What role do you think tour operators could play in the internationalization of the sports and football market?

European tourists are very interested in immersive experiences. Generally, they are active travelers and have the opportunity to visit us through tour operators’ agreements, such as VING. Tourists are therefore likely to want to get to know our island and enjoy all kinds of side activities. This offers opportunities for tour operators who provide cultural tourism, football tourism, and experiences as well. For us, it is an alliance to expand our brand in other countries; tourists can come to visit us, enjoy with our fans, and buy some merchandise.

BRANDON PÁRAMO
INTERNATIONAL BUSINESS MANAGER
VILLARREAL CF

In which aspects of your internationalization strategy does LaLiga support you, such as marketing and sponsorship opportunities? Additionally, why do you think North America is a significant fan base for you? Is there a part of your corporate identity that resonates with them?

The main goal of our plan is to expand our brand so that when anyone sees a yellow jersey with the main sponsor ‘Gran Canaria,’ they immediately think of us as the great team from the island. We aim to develop a huge base of international supporters.

Why do you think North America has a larger fan base for you? Is there an aspect of your corporate identity that connects with them?

North America has the size of Europe, it’s a natural market for sports organizations, with an increasing interest in soccer. It has a large Hispanic population, great sports culture and good connections with Europe. We have had several American top players playing at Villarreal CF like Giuseppe Rossi and Jozy Altidore.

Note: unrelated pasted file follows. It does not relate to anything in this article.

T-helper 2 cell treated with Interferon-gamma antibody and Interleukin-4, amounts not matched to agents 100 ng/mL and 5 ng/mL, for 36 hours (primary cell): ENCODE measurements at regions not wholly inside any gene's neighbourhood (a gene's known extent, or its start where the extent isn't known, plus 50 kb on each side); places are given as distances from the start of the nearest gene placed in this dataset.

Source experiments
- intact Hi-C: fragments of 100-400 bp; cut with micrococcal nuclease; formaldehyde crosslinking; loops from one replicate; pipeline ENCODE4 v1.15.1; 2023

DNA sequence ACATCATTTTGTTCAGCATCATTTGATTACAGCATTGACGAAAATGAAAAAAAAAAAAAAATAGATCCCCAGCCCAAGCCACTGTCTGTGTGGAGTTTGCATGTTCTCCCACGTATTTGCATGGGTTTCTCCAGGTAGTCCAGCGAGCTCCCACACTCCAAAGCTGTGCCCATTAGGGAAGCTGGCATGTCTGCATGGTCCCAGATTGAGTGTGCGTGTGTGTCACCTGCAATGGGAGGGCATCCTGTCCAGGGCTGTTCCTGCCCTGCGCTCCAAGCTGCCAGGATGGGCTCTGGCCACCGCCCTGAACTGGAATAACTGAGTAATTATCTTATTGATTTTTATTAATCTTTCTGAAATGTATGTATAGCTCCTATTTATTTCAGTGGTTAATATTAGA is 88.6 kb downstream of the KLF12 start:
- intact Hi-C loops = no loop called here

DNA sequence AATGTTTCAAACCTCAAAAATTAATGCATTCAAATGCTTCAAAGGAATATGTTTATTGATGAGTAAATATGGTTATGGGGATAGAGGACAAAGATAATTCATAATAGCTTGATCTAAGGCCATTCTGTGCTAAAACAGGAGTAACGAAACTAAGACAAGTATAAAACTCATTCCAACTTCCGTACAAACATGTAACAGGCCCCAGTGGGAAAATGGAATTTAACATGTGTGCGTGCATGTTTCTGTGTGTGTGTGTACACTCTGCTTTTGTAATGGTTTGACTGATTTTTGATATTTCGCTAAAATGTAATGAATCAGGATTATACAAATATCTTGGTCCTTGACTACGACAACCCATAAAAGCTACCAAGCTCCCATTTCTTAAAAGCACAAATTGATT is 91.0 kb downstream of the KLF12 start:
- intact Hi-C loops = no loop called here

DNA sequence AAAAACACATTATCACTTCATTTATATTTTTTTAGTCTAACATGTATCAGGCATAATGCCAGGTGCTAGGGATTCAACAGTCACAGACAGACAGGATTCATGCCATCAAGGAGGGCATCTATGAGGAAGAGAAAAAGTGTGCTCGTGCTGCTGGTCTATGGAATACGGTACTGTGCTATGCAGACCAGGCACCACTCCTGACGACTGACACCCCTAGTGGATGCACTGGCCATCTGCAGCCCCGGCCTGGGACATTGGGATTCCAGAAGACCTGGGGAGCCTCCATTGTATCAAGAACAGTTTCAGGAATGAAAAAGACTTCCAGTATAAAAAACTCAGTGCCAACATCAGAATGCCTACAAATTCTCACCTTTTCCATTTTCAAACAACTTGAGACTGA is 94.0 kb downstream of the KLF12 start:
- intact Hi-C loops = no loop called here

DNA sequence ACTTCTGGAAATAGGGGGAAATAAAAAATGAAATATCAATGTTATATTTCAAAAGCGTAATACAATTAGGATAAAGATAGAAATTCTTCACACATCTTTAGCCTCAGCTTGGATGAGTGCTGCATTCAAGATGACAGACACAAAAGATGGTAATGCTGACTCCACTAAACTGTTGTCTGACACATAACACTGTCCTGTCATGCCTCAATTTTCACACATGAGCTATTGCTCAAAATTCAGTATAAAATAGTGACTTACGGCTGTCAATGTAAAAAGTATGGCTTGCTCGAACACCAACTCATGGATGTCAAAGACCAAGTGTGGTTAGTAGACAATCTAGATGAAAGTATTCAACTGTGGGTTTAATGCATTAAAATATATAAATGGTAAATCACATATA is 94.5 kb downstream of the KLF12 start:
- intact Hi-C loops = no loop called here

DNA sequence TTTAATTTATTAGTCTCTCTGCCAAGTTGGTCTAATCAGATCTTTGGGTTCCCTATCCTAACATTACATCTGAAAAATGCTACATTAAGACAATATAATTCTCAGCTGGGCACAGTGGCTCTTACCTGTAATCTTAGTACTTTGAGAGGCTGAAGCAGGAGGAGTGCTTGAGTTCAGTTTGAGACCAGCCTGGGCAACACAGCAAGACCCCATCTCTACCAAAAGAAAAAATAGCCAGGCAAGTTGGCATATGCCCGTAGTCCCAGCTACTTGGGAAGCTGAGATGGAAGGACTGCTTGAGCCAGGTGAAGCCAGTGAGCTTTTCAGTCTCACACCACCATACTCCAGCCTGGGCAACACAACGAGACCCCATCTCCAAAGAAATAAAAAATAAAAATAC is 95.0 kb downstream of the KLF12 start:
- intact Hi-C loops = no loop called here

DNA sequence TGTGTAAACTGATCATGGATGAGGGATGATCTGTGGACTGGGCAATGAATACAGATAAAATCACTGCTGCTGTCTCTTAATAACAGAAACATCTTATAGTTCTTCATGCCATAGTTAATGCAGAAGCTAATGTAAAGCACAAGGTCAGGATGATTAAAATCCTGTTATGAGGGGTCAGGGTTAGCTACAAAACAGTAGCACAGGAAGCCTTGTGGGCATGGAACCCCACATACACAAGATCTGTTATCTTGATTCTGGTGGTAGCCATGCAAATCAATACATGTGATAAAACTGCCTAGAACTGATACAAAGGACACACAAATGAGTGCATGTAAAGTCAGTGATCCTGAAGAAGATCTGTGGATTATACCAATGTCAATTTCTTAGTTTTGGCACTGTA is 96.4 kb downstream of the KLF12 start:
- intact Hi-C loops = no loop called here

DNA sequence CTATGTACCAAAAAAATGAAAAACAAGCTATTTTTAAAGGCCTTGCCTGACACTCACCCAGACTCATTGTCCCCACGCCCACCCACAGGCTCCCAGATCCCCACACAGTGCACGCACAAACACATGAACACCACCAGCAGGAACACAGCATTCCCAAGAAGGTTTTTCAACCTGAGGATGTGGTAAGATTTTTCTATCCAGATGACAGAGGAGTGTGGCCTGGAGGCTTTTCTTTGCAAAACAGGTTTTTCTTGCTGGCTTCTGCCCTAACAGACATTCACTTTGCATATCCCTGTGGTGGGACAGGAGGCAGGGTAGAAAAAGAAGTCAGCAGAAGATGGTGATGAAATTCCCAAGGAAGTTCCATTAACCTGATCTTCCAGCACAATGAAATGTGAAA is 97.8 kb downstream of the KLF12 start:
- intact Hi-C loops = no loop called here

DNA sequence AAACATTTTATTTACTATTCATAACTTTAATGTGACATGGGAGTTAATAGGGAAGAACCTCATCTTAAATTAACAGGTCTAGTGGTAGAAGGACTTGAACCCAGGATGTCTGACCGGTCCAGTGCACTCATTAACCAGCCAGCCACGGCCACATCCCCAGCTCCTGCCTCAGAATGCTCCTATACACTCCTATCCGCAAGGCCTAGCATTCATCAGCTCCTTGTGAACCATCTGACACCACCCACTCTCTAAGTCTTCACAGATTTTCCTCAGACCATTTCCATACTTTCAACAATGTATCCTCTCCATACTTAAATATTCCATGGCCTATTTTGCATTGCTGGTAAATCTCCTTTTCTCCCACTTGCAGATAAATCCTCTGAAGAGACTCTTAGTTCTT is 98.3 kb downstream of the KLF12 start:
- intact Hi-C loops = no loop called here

LEONARDO GIAMMARIOLI
HEAD OF INTERNATIONALIZATION
BAYER 04 LEVERKUSEN

How does the Bundesliga support your internationalization strategy? Do they recommend potential markets for expansion, assist with your marketing initiatives, etc.?

The Bundesliga has a very comprehensive structure to help clubs with their internationalization strategies. They proactively support us in organizing events, provide assistance for international friendly games and tours, organize watch parties, PR roundtables, and facilitate logistics in key markets. The Bundesliga identifies some markets as key areas where they provide additional support because these markets are more strategic for one club or another. In this sense, the DFL can adopt a very tailored approach for each club.

It’s surprising that despite German clubs having significant fan bases in both Germany and Turkey, there seems to be a lack of targeted strategy for engaging this vast audience, unlike La Liga teams such as Real Madrid with players like Arda Güler. There’s a substantial market opportunity for German clubs. What is your thought on this?

At Bayer Leverkusen, we mostly focus our international growth outside of Europe (or, more accurately, outside UEFA markets). This is because local fans in these continents are extremely engaged with their domestic clubs, making those markets strong football markets. However, we keep our international strategy flexible, and if the club were to sign a Turkish top player, we would certainly explore initiatives in that market too!

TONY MAMODALY
HEAD OF INTERNATIONAL OPERATIONS
TSG 1899 HOFFENHEIM

How does the Bundesliga support your internationalization strategy? Do they recommend potential markets for entry, or assist with your marketing initiatives, among other things?

The Bundesliga is an integral partner in our internationalization strategy at TSG Hoffenheim. Through the DFL Deutsche Fußball Liga GmbH, which oversees the allocation of media exploitation rights for Bundesliga and 2. Bundesliga matches both nationally and internationally, we have a platform to extend our reach far beyond domestic borders. The revenues generated from these rights are crucial for the sustainability and growth of not only our club but also others within the league.